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Wednesday, 15 August 2012
Page: 8717

Tobacco Plain Packaging


Mrs D'ATH (Petrie) (14:37): My question is to the Minister for Health. Will the minister explain to the House what today's High Court decision means for public health and in particular what it means for young Australians?


Ms PLIBERSEK (SydneyMinister for Health) (14:37): I thank the member for Petrie for her question. I know this is an issue very close to her heart. Today's victory in the High Court will save countless Australian lives. It will mean that big tobacco will not be able any longer to use tobacco packages as mobile billboards for their product. It will mean that fewer Australians will ever take up this deadly habit.

Every year, smoking kills around 15,000 Australians. It accounts for about 10½ per cent of deaths in this country. That is more than 10 times the number of people that died on our roads last year. It is about 30 times more people than the tobacco industry employs in Australia. Because of today's decision, cigarette packages will no longer be able to go with branding that looks cool or sophisticated or macho or feminine. Instead, this is what cigarette packs manufactured from 1 October will look like.

Because of today's decision, cigarette companies will no longer be able to appeal to young people and get them hooked for life. We know that the tobacco companies' business model relies on getting young people hooked. In fact, 80 per cent of smokers were addicted before they turned 19 years old, and 99 per cent of smokers were addicted before they turned 26. The reason that tobacco companies have to target young people is that their older smokers keep dying. In fact, half of smokers end up dying from smoking.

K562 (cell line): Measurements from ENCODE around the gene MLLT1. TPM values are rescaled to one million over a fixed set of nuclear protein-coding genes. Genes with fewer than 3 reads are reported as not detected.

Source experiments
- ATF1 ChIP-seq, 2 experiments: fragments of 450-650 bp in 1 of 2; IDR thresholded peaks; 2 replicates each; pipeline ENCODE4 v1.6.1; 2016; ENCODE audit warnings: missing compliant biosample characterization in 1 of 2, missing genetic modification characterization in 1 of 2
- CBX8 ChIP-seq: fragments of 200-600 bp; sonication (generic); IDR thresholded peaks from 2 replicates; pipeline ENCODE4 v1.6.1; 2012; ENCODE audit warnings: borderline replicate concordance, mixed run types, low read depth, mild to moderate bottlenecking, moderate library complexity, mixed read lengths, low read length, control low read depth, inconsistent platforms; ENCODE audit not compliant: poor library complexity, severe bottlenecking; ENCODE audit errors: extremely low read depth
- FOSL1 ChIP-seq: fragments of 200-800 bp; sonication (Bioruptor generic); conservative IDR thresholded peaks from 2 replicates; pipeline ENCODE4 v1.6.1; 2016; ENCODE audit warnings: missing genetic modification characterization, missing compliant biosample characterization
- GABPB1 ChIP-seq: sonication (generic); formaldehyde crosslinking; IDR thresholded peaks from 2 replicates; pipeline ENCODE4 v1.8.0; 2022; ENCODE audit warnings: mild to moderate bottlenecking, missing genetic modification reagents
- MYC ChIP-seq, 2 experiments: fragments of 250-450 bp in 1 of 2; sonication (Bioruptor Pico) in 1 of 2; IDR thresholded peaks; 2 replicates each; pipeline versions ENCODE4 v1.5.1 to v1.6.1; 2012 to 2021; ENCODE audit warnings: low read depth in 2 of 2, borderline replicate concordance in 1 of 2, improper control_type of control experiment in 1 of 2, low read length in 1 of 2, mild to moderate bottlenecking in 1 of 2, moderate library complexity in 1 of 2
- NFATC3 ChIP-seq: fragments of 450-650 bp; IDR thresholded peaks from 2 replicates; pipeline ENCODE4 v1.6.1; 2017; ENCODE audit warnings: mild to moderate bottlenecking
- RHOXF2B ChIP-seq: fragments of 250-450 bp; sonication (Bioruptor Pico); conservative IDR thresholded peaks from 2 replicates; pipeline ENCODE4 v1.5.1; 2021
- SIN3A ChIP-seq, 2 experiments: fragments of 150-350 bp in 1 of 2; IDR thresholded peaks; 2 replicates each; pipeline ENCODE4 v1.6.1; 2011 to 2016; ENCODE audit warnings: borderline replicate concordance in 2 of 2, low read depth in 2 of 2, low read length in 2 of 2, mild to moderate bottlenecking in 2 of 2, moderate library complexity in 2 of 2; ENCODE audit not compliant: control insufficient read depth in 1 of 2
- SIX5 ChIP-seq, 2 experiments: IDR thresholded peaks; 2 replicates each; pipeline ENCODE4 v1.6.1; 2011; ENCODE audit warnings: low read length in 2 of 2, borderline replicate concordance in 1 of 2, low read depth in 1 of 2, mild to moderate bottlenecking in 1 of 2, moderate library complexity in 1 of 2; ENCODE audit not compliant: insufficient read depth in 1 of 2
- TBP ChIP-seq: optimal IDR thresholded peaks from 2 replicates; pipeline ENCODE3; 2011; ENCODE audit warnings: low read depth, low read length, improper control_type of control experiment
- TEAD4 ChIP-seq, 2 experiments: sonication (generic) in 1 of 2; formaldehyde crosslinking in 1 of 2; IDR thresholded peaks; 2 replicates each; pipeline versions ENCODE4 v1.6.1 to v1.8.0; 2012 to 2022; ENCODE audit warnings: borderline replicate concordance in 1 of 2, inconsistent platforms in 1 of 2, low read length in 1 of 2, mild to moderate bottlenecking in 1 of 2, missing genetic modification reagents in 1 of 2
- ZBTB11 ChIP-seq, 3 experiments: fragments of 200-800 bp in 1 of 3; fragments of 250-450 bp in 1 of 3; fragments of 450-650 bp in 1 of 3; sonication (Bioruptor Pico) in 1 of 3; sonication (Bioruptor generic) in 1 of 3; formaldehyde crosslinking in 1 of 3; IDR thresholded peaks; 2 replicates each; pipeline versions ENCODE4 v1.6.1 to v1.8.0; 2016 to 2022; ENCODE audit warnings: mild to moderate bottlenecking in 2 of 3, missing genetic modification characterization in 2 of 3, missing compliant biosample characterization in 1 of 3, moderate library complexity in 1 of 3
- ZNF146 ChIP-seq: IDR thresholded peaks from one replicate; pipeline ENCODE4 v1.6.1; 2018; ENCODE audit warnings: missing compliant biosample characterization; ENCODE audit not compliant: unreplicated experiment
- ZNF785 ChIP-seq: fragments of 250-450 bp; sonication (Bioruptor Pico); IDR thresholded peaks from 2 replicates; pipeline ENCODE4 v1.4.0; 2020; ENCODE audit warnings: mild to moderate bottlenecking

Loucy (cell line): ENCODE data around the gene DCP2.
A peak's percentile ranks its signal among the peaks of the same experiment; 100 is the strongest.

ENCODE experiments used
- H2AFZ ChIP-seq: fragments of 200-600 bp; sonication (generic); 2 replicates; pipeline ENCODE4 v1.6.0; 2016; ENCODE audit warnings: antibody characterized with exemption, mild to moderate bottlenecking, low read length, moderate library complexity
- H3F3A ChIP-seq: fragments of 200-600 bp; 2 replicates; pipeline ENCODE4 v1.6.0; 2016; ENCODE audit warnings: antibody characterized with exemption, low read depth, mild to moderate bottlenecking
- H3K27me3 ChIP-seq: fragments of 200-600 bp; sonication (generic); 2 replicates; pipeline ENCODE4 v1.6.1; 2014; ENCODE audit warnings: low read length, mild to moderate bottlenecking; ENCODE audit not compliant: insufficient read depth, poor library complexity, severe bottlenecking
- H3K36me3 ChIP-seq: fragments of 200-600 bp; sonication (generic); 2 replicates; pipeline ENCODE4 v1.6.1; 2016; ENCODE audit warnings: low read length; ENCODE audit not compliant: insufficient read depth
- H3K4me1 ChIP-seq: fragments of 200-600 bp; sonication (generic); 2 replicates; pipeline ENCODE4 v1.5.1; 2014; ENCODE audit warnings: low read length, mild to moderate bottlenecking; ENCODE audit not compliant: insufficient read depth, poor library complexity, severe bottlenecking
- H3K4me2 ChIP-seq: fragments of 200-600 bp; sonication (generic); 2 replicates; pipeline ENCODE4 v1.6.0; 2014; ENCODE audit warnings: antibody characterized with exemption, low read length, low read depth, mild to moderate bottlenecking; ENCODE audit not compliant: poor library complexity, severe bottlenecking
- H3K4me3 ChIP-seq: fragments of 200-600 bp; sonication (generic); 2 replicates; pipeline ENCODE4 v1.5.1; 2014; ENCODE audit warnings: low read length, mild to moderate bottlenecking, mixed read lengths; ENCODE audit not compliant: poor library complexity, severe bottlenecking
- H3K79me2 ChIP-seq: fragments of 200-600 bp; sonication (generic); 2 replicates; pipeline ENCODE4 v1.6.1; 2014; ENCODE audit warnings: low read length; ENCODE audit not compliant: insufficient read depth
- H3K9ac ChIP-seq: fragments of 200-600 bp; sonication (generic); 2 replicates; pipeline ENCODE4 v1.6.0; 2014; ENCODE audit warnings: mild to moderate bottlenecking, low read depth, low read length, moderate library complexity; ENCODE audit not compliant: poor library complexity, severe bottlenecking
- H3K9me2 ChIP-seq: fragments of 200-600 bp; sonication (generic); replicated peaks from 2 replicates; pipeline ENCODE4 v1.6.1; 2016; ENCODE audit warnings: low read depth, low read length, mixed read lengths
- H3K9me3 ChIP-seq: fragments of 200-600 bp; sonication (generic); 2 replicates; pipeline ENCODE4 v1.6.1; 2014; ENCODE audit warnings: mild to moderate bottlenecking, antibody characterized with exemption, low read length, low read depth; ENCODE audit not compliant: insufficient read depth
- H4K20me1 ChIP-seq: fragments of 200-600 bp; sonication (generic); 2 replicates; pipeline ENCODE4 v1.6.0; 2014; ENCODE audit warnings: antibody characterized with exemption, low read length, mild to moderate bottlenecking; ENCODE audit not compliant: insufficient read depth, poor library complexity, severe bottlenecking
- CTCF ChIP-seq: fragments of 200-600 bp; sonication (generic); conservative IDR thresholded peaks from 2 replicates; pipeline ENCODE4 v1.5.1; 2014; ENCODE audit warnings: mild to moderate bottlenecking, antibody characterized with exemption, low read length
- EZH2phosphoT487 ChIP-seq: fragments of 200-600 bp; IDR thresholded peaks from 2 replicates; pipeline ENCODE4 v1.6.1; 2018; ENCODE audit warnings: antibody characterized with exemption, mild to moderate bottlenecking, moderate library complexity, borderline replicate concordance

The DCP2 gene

We know that young smokers are most responsive to two things. They are responsive to price and they are responsive to packaging. We have done a lot in the area of price, by increasing excise in the recent budget and by reducing the number of duty-free cigarettes that people can bring into Australia. We have listed nicotine replacement therapy on the Pharmaceutical Benefits Scheme. We have restricted advertising at point of sale. We have increased the graphic warnings on packets. We have seen bans on smoking in restaurants, workplaces and so on.

Over the years, this combination of measures has made dramatic inroads in smoking rates in Australia. In 1988, about 30 per cent of people over the age of 14 were daily smokers. We have got that rate down to half that now—about 15 per cent of Australians still smoking. Fifteen per cent is still too high, and we have got a target of getting that down to 10 per cent.

While we have won this battle today, the war is far from over. Almost half of Aboriginal people still smoke, and about 20 per cent of them die from smoking. We know that a third of teenage mums smoke while they are pregnant. So we still have a lot to do, but today is a great victory. (Time expired)